Horyu-ji Temple's Western Precinct

World's oldest wooden buildings here are 1300 years old

By Tomoko Kamishima    - 1 min read

Horyu-ji Temple, about a one hour trip from Kyoto, is a UNESCO World Heritage Site. It includes the world's oldest wooden buildings, which have endured rain and wind for more than 1300 years. Especially, the five-story pagoda in the temple's Sai-in (Western) Precinct is a very sophisticated artwork, because of its exquisite balance and design, elegant and waterproof eaves, and well-thought-out seismic techniques. Prince Shotoku (574-622), a regent of Emperor Suiko (554-628), established Sai-in (Western) Precinct to train Buddhist priests. He expected these priests to grow and to maintain national order and peace. It was a big project that announced the dawn of a new era of Japan as a Buddhist nation.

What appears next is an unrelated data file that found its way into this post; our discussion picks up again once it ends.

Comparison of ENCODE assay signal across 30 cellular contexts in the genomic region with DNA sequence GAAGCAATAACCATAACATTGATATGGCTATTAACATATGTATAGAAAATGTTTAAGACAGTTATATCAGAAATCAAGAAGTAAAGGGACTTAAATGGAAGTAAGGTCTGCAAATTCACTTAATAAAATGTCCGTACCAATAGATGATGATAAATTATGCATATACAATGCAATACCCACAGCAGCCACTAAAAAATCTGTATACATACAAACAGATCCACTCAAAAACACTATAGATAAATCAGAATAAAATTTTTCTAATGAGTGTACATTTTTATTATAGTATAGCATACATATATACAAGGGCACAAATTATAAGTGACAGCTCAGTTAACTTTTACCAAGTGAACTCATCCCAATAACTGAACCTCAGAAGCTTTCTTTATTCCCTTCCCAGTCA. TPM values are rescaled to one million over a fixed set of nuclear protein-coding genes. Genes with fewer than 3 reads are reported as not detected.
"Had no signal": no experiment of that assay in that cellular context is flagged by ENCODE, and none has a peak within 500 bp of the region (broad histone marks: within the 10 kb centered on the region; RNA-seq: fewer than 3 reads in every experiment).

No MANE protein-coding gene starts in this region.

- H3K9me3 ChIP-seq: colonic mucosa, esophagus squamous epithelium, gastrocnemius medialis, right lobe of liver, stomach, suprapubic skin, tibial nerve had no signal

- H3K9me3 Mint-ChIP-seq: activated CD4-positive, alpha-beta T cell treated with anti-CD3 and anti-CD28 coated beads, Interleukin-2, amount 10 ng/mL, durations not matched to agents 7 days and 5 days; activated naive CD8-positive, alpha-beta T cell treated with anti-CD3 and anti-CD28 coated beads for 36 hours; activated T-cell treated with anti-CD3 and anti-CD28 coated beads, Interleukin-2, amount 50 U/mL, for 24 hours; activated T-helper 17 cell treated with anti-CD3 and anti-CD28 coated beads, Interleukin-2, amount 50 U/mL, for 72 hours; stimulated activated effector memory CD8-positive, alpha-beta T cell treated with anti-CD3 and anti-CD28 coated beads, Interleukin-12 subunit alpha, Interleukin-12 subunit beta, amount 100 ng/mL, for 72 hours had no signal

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Tomoko Kamishima

Tomoko Kamishima @tomoko.kamishima

Japan is a small island nation, but we have a huge number of surprising things to discover here. Many of these delights can be found when you step off the main street onto small side paths. I really enjoy studying about and researching various aspects of traditional Japanese culture, and then sharing this information with visitors to Japan. I hope you will enjoy it, too! ARTICLE INDEX & PHOTOS:  An index of most of my Japan Travel articles can be found at the entry page of my blog, and my photos are shown here.  日本はとても小さな国ですが、大通りから一本小道に入ればたくさんの発見があります。日本人が積み重ねてきた歴史を学びながら、古い建物や庭を訪ね、物語の舞台となった景色を眺めて、皆様といっしょに日本文化の奥深さを探求していきたいと思います。